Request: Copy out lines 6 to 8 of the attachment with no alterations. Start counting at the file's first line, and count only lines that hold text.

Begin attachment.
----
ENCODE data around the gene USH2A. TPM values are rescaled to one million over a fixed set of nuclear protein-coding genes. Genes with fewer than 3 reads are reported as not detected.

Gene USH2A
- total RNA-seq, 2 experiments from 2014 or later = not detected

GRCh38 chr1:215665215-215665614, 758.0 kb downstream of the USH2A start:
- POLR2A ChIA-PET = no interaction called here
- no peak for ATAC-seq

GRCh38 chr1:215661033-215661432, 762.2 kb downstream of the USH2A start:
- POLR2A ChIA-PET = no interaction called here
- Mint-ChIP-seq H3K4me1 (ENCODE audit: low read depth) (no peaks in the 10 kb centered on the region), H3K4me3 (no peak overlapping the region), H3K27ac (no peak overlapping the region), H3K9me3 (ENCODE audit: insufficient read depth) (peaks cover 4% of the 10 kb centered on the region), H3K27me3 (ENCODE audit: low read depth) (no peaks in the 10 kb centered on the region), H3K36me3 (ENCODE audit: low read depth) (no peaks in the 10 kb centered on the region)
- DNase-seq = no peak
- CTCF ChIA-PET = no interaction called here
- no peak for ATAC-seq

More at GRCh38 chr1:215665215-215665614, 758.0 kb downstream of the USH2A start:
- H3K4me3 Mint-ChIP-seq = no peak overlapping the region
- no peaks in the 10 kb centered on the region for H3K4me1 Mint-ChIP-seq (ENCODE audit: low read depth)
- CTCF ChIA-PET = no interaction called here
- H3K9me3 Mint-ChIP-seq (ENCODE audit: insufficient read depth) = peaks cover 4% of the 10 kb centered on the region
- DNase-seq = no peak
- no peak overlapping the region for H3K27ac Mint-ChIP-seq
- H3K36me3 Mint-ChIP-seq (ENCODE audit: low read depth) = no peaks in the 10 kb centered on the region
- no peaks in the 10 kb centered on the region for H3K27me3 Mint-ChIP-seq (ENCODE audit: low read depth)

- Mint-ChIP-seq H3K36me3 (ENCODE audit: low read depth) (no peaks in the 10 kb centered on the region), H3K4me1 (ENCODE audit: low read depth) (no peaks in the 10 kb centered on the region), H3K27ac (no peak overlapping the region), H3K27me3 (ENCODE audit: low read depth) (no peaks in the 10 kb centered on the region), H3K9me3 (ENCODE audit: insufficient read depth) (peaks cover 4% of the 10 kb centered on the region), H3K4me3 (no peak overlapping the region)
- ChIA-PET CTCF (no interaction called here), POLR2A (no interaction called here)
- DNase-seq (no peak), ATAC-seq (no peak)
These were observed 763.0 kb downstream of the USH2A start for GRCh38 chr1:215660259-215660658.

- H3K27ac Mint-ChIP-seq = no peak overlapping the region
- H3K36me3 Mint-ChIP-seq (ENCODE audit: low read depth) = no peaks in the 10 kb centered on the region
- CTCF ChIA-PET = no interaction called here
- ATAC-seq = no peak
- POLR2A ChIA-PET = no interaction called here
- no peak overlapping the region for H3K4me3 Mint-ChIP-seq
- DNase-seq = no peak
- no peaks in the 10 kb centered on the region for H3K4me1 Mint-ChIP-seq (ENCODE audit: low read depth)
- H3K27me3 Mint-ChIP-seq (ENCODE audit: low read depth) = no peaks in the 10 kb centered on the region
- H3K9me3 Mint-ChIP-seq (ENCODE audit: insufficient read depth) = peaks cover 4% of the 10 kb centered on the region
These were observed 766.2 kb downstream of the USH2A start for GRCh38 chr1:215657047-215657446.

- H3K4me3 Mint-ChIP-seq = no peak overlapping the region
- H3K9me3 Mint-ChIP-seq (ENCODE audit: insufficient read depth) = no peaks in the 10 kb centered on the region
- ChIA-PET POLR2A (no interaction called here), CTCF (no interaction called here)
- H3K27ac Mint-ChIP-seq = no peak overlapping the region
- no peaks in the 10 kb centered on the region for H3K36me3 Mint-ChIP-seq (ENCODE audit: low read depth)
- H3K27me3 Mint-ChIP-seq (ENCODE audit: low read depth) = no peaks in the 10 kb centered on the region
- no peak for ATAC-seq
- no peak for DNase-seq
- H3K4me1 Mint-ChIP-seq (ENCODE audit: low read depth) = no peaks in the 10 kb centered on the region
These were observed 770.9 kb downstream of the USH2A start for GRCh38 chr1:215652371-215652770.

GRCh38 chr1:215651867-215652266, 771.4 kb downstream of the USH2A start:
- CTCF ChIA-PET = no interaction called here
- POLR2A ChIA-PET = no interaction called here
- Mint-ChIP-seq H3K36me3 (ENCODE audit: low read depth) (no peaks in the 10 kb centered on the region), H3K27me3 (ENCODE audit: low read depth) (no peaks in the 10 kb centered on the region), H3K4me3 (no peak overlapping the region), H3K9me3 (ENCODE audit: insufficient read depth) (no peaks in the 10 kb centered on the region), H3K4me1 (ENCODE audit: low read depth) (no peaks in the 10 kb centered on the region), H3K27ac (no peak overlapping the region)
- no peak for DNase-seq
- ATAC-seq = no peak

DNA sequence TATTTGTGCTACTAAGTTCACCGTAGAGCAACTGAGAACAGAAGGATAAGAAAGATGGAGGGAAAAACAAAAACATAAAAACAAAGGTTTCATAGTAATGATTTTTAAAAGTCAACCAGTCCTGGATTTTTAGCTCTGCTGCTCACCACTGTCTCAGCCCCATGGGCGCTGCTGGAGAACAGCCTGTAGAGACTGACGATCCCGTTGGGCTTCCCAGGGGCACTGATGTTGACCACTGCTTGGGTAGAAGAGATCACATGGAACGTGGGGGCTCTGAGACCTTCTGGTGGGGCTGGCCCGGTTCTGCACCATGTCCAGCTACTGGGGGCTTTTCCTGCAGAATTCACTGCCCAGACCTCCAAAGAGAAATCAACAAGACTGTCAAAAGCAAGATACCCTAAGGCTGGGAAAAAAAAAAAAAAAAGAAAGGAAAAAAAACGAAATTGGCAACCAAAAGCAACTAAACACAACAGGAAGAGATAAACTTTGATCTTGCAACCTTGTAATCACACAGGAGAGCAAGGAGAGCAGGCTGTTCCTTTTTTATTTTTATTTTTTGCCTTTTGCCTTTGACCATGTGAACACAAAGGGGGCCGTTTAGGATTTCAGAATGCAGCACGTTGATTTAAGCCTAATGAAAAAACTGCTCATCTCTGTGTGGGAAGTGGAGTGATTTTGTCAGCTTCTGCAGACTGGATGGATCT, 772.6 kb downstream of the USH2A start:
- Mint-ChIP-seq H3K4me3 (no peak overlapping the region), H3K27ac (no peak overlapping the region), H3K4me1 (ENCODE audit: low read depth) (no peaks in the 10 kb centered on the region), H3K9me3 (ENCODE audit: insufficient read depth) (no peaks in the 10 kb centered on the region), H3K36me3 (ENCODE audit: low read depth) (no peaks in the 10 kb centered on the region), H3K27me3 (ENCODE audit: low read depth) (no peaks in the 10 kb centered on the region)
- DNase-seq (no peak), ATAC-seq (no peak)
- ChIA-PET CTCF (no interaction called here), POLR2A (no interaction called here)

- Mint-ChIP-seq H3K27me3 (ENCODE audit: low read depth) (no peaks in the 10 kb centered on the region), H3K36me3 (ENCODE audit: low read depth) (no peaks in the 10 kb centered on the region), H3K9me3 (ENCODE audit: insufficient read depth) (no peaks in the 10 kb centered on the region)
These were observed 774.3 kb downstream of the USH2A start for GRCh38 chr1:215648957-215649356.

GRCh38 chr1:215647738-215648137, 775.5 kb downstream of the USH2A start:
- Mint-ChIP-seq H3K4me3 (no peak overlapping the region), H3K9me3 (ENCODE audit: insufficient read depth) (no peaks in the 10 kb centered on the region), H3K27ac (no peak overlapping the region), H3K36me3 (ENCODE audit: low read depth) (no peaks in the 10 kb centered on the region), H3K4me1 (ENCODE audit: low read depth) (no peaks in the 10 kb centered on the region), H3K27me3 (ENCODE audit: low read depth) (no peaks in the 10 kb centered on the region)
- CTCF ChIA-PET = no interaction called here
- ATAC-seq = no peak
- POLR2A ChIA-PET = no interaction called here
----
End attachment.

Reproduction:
- no peak for ATAC-seq

GRCh38 chr1:215661033-215661432, 762.2 kb downstream of the USH2A start:
- POLR2A ChIA-PET = no interaction called here